1 does the same but behind closed doors but will kiss your ass to get elected and are ready to give up there beliefs if things get bad..

  • AJ

    I think the article sent him pretty bad vibes 🙂 Rubio has dropped out of the Presidential race after losing the primary in his home state. Yay!

  • Just_Stopping_By

    AJ,

    I actually agree with many of your statements and I have spoken out against various Israeli and Palestinian policies. But, for many, various other nations and groups in control of territory also need to learn how to behave. I have no problem with the idea of criticizing Israeli or other countries’ or groups’ policies and encourage everyone to continue to do so, but also to accept that policies they like may also be criticized.

    If you want to know my pet peeve, it’s people (and I’m not referring to you or anyone specifically) who apparently can only criticize but won’t help build. I have specifically sought out both Israeli and Palestinian products to support both economies (though not products from Israeli settlements in the areas assigned to Palestine in 1947 that were taken over by Israel in 1967) and I have supported charities working in Israel and Palestine. I’m not a fan of boycotts, but I find little sympathy for those who would only boycott but not also help support those they say they are fighting for.

  • Alyeth

    I came here to type 1st…

  • AJ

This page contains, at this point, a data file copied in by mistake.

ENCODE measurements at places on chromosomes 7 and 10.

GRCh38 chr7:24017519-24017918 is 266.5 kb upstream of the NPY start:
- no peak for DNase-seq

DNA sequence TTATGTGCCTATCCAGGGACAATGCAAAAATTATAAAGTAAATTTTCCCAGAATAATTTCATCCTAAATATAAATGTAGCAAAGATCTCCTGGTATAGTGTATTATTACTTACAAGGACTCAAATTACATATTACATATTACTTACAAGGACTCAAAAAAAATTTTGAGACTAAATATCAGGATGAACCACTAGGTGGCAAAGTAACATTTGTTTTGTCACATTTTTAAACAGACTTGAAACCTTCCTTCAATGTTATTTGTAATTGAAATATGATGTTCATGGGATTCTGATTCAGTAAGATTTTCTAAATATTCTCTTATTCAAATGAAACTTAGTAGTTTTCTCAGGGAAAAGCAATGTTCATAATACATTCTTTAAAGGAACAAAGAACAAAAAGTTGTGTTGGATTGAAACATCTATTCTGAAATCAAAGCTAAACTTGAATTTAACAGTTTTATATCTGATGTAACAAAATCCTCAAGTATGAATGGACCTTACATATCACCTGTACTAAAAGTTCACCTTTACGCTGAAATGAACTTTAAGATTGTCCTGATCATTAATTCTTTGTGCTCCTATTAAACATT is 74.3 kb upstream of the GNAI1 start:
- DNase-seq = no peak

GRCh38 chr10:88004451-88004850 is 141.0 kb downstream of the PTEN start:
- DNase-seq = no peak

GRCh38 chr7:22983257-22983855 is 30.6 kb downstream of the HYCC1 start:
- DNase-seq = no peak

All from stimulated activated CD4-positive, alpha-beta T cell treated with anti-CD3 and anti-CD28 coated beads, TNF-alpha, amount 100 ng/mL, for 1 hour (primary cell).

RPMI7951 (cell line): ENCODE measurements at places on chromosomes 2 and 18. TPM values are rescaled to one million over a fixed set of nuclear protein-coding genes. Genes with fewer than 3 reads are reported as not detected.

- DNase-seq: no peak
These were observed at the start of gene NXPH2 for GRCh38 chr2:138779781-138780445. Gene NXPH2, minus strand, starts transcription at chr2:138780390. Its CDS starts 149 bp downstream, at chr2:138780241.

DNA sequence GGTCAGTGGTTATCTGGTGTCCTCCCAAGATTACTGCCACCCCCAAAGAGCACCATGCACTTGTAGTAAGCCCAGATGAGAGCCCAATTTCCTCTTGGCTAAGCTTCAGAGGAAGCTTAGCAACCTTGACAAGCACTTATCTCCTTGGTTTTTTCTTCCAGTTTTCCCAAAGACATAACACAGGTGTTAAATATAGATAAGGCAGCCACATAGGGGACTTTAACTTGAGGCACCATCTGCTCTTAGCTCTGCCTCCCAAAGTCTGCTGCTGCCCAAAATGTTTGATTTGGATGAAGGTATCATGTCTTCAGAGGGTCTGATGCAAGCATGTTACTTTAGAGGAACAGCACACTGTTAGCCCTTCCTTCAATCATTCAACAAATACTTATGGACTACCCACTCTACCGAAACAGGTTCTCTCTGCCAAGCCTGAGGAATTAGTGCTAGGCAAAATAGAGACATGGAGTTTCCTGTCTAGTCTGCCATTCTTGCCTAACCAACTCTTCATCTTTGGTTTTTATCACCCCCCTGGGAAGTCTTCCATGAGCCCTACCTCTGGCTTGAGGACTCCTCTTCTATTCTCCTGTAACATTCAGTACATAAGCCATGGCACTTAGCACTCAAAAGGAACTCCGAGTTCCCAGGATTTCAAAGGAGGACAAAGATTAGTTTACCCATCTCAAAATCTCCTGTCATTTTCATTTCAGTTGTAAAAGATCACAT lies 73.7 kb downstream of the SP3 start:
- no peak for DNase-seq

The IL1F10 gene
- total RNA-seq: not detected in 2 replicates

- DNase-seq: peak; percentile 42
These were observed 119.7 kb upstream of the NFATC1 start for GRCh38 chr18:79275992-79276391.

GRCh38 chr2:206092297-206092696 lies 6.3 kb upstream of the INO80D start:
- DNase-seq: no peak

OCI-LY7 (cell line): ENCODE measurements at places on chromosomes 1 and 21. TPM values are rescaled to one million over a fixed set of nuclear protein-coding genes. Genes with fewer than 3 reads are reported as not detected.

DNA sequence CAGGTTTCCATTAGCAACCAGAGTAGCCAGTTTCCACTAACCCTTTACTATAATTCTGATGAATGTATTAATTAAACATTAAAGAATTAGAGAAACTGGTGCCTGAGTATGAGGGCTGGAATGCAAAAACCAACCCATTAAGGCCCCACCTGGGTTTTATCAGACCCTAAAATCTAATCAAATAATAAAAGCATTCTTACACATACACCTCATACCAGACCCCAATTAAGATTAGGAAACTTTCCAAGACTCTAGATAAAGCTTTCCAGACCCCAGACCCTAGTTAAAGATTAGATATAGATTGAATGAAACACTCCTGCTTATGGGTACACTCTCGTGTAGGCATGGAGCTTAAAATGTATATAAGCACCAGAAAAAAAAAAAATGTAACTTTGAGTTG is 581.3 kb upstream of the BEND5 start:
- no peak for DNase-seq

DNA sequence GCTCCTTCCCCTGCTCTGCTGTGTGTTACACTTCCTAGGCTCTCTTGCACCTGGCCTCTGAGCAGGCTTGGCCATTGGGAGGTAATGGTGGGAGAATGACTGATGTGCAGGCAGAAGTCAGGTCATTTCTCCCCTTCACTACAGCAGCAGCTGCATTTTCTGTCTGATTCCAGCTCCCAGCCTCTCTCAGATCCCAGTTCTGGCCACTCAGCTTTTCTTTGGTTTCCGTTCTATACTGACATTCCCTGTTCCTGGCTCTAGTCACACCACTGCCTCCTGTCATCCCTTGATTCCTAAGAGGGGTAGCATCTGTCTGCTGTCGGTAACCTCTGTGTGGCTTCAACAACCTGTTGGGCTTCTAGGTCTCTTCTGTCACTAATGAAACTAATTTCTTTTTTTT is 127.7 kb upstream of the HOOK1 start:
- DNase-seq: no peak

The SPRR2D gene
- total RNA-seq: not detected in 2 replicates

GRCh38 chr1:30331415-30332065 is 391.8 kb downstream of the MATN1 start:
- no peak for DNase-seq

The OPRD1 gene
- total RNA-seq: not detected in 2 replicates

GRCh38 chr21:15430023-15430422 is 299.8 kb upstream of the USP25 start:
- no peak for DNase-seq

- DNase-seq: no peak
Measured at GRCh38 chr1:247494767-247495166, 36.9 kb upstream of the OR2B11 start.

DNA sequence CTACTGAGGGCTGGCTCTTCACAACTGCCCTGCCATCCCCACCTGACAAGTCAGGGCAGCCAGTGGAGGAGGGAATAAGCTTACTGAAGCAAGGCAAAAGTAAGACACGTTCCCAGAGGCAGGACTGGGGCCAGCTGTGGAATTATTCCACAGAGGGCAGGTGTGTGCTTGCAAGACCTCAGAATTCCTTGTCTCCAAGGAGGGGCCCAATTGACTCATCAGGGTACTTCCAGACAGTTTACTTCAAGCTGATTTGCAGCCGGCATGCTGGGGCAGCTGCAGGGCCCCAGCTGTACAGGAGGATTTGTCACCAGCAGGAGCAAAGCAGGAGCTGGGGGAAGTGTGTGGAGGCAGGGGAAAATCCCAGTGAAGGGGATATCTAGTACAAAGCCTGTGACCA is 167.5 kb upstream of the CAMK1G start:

JSB,
    Thank you. Existence of Israel or Israel being a country of the Jews doesn’t bother me. I support the existence of two nations. I am the one who would want Pakistan to establish diplomatic relations with Israel and accept its existence. However, what does bother me is when Israel keeps on building illegal settlements on occupied territory. What bothers me is that Israel wishes to gulp down Golan Heights and wishes that Obama/US accept Golan Heights as part of Israel since Syria is in no state to govern it. What bothers me is the fact the Israelis keep on electing politicians like BIBI Netanyahu and not the nice leftists ones. What bothers me is that Israel doesn’t have any intention to return the land it usurped in the 1967 war. What bothers me is that Israel wants to move the Druze to the land it snatched from the Palestinians. What bothers me are the calls BIBI gives to the Jews of the world to move to Israel. The implications: to steal more land from their neighbors and to settle more people coming in. In the end, what bothers me are snakes like the US Senator Marco Rubio who would petition the US Congress to cut off all aid to the Palestinians since they requested ICC to investigate Israel for war crimes for killing thousands. Israel is a wedge until it learns how to behave.

  • Friend of Bosnia

    It’s censorship. What good does it do that I can down-vote a comment if nobody, not even myself, gets to see it.

  • Friend of Bosnia

    Hm. The number of people who convert from Islam to Christianity is, and has always been, quite small compared to the other way round.

  • sasboy

    Vote Democratic. That is the best way to punish the Republicans for their bigotry.

    A number of the Democratic policies are deeply flawed and in some cases downright destructive but to give credit where it is due, the Democrats are NOT sectarian and do not use provocative language the way Republicans do.

  • Just_Stopping_By

    “HP is more or less equating anti-zionism with antisemitism by foreclosing the notion they can be separate.”
    I don’t know the HP piece(s) in particular you are referring to, but I would disagree with equating the two concepts.

    “I find it bizarre when any Muslim isn’t anti-Zionist.”
    Perhaps they just a have a more nuanced, and I would argue correct, view of the concept than you do. 🙂

    “That most certainly does NOT mean I hate Jews or thinks antisemitism is okay.”
    That should go without saying. And, this should also not need to be said, but I certainly don’t think you hate Jews or thinks [sic!] antisemitism is okay.